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Cover image for tailwindcss + flexbox = CSS Nirvana - Part 1

tailwindcss + flexbox = CSS Nirvana - Part 1

maurogarcia_19 profile image Mauro Garcia ใƒป3 min read

If you read some of my previous posts, you already know I've been using tailwindcss for my angular and svelte projects.

Here are some of my previous posts:

Why I use tailwind?

Because I love the process of building my own user interfaces from scratch, but I don't want to deal with the pain that comes from having to write custom CSS, or thinking about what's the best name I can use for each element. With tailwind, you can build complex components in a breeze thanks to features like Pseudo-class variants and responsive utility variants.

If you want to know more about tailwindcss, check out the official website

One of the things I love the most about tailwind is how easy is to use flexbox layouts in my components. That's why I decided to create these series to share some common layout scenarios so you can drastically accelerate your development process. In this first post, I'll build a simple two-column responsive form.

Full disclaimer: I'll use ugly colors and styles for these components. I only want to be focused on the layout with flexbox.

Responsive two-column form

Let's say we need to build the following two-column form:

Desktop:
Two-column form - desktop

Mobile:
Two-column form - mobile

For this form, I'll use the following key tailwind utilities for my flexbox layout:

  • flex (display: flex)
  • flex-wrap: (flex-wrap: wrap) The flex container is multi-line. Flex items can wrap onto a new line.
  • justify-between: (justify-content: space-between): Flex items are evenly distributed in the line.
  • w-full (width: 100%)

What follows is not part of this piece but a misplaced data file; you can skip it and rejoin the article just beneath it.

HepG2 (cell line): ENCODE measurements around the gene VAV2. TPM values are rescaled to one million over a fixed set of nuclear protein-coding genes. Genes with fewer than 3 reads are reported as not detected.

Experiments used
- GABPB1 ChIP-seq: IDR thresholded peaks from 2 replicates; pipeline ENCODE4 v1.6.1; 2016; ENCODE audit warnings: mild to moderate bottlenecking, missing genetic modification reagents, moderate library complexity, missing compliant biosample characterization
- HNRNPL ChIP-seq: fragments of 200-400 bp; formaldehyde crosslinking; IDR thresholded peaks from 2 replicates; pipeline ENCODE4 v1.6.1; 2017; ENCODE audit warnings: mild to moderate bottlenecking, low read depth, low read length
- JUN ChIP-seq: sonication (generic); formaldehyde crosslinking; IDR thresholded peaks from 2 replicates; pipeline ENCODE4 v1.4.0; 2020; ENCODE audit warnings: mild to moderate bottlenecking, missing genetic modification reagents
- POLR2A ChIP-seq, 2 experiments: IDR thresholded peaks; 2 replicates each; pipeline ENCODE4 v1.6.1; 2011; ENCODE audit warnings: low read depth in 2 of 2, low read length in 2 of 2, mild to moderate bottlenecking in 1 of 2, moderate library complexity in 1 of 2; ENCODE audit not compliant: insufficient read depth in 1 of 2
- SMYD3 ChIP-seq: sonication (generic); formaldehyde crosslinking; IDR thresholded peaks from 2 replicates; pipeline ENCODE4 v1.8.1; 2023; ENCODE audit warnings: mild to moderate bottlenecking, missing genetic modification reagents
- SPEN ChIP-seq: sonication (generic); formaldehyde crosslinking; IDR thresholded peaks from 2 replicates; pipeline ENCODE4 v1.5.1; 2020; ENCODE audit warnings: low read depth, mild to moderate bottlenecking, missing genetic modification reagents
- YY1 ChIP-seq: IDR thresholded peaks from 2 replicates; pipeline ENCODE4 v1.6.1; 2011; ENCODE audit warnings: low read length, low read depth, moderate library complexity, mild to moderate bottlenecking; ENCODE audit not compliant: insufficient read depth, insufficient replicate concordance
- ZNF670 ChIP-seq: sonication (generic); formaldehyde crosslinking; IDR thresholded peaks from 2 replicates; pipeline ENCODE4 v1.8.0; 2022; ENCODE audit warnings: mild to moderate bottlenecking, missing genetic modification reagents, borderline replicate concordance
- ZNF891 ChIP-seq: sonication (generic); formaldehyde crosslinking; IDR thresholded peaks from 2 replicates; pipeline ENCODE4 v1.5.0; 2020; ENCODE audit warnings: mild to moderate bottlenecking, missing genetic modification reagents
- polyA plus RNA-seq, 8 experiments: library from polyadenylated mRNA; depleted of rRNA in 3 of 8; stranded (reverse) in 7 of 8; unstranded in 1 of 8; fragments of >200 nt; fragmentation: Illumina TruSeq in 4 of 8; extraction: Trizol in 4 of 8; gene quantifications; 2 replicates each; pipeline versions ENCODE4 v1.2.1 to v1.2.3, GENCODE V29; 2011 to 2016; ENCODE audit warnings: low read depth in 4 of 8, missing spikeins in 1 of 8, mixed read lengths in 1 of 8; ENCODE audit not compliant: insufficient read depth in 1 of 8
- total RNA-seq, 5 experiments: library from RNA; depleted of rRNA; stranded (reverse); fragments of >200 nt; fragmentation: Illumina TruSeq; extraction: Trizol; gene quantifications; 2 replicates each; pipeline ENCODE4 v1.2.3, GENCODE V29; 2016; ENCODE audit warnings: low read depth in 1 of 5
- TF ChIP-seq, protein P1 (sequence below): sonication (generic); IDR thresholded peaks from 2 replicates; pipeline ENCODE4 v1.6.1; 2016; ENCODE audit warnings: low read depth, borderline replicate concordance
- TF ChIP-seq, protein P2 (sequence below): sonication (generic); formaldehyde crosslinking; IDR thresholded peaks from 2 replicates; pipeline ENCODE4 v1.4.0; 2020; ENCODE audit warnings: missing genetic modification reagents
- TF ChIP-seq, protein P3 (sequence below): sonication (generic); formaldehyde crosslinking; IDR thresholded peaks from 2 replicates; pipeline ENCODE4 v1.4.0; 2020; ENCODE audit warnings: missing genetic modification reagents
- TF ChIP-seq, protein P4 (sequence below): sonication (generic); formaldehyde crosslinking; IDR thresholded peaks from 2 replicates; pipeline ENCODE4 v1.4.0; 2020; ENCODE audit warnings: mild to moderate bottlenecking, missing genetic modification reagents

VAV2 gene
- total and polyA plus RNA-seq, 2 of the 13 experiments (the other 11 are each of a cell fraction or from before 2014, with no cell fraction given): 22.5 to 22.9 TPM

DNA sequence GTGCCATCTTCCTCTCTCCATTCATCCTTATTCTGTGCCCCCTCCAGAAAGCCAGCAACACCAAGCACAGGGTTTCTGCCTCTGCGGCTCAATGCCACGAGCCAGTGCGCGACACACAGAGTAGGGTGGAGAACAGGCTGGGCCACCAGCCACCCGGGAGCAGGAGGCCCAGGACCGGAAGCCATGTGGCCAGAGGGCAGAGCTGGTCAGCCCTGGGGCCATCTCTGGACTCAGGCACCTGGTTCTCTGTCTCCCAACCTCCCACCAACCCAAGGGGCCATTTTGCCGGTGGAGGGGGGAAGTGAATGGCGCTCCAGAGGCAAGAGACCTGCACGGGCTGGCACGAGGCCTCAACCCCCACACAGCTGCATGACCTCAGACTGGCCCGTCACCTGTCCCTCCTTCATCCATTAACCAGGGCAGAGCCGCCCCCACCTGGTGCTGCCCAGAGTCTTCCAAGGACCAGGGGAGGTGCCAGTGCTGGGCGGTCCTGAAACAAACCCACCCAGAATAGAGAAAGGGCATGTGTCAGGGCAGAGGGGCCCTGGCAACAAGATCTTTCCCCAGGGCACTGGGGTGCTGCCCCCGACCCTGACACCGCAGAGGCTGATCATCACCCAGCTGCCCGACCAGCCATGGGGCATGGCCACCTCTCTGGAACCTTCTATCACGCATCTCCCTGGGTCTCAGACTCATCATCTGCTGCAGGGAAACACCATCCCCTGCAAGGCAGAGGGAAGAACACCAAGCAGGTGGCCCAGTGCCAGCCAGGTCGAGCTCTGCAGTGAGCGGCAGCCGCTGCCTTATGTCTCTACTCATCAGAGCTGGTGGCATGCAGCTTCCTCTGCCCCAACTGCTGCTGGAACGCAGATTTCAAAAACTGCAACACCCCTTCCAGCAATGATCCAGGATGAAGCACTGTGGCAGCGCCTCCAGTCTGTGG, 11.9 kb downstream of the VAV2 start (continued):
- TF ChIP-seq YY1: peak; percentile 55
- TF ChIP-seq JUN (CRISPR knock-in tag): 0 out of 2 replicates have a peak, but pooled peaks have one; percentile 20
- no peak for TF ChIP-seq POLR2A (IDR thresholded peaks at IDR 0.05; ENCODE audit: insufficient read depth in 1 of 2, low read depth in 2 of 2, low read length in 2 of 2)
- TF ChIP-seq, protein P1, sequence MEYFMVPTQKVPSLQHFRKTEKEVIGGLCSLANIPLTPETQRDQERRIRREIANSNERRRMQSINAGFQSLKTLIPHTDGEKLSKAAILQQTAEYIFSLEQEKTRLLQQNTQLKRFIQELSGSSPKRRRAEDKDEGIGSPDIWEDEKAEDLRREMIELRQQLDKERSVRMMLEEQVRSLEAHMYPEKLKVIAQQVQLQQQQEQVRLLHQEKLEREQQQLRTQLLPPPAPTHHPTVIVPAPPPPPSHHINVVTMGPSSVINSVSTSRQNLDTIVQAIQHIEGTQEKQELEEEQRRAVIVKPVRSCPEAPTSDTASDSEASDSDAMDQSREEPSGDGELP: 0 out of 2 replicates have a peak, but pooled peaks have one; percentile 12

• md:w-1/2 (width: 50% only if the screen width is greater than 768px)
<body class="p-4">
    <h1 class="text-5xl">Your form title</h1>
    <form class="flex flex-wrap bg-blue-500 p-4">
        <!-- Input container -->
        <div class="w-full md:w-1/2 p-4">
            <div class="bg-red-500 p-4">
                <label for="input1">Label</label>
                <input type="text" name="input1" class="w-full p-2" value="Hello world!">
            </div>
        </div>
        <!-- Input container -->
        <div class="w-full md:w-1/2 p-4">
            <div class="bg-red-500 p-4">
                <label for="input2">Label</label>
                <input type="text" name="input2" class="w-full p-2" value="Hello world!">
            </div>
        </div>
        <!-- Input container -->
        <div class="w-full md:w-1/2 p-4">
            <div class="bg-red-500 p-4">
                <label for="input3">Label</label>
                <input type="text" name="input3" class="w-full p-2" value="Hello world!">
            </div>
        </div>
        <!-- Input container -->
        <div class="w-full md:w-1/2 p-4">
            <div class="bg-red-500 p-4">
                <label for="input4">Label</label>
                <input type="text" name="input4" class="w-full p-2" value="Hello world!">